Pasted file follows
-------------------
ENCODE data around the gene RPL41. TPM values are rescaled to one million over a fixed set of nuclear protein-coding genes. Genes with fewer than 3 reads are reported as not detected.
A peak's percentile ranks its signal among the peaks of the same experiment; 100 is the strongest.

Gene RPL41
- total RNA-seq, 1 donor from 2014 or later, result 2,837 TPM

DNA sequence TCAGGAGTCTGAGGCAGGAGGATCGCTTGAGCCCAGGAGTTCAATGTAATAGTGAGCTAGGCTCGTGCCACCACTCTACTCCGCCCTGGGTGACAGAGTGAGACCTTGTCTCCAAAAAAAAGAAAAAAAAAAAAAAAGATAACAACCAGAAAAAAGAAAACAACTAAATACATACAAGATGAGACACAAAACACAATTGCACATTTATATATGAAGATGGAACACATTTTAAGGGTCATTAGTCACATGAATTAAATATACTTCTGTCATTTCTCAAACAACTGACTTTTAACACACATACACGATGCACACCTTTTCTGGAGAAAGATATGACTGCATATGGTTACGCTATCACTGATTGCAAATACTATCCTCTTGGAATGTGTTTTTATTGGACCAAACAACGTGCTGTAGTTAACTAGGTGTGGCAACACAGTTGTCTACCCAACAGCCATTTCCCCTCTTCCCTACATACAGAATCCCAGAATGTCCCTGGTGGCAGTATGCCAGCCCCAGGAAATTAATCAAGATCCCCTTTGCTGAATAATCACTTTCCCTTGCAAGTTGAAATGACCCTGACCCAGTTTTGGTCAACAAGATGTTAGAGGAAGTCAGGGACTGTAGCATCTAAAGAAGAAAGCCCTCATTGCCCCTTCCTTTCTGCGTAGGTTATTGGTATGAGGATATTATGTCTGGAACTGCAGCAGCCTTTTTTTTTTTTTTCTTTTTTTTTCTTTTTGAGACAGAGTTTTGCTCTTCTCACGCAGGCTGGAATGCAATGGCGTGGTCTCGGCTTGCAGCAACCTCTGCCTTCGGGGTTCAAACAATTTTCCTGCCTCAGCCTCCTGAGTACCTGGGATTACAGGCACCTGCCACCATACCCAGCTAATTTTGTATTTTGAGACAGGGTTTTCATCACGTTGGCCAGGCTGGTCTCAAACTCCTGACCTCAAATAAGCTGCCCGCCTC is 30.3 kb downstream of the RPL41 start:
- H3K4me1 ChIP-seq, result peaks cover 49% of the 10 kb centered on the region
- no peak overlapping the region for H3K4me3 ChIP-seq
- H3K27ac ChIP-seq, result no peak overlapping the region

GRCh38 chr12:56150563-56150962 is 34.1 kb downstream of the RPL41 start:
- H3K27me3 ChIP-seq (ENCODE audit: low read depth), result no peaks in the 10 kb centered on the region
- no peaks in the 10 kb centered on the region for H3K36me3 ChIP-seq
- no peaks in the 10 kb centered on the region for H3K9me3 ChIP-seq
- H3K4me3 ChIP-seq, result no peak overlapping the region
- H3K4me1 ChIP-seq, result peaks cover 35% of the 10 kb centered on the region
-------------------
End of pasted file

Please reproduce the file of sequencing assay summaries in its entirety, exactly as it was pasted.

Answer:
ENCODE data around the gene RPL41. TPM values are rescaled to one million over a fixed set of nuclear protein-coding genes. Genes with fewer than 3 reads are reported as not detected.
A peak's percentile ranks its signal among the peaks of the same experiment; 100 is the strongest.

Gene RPL41
- total RNA-seq, 1 donor from 2014 or later, result 2,837 TPM

DNA sequence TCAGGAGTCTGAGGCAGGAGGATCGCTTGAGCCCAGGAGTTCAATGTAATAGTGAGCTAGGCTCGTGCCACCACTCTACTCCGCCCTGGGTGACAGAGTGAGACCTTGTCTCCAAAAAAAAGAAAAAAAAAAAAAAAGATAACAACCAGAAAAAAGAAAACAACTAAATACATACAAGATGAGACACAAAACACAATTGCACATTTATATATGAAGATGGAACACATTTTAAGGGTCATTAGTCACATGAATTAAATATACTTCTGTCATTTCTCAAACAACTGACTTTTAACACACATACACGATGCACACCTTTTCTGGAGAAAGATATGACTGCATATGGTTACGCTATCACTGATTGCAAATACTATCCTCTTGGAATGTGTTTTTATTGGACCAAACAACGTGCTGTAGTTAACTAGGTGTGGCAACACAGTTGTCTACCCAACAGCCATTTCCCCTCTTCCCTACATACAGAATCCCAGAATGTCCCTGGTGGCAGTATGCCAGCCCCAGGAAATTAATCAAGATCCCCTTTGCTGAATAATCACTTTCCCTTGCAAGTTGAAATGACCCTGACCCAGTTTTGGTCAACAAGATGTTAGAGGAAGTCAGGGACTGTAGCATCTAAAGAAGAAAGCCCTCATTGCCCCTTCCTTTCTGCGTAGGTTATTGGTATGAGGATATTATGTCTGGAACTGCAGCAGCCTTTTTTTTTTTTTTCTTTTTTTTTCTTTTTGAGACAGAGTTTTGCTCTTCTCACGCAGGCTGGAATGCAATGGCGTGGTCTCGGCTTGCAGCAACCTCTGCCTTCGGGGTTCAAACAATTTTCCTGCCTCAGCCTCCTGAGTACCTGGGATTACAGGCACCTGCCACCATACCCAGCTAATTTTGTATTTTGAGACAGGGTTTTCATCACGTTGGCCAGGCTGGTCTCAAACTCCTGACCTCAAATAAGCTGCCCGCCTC is 30.3 kb downstream of the RPL41 start:
- H3K4me1 ChIP-seq, result peaks cover 49% of the 10 kb centered on the region
- no peak overlapping the region for H3K4me3 ChIP-seq
- H3K27ac ChIP-seq, result no peak overlapping the region

GRCh38 chr12:56150563-56150962 is 34.1 kb downstream of the RPL41 start:
- H3K27me3 ChIP-seq (ENCODE audit: low read depth), result no peaks in the 10 kb centered on the region
- no peaks in the 10 kb centered on the region for H3K36me3 ChIP-seq
- no peaks in the 10 kb centered on the region for H3K9me3 ChIP-seq
- H3K4me3 ChIP-seq, result no peak overlapping the region
- H3K4me1 ChIP-seq, result peaks cover 35% of the 10 kb centered on the region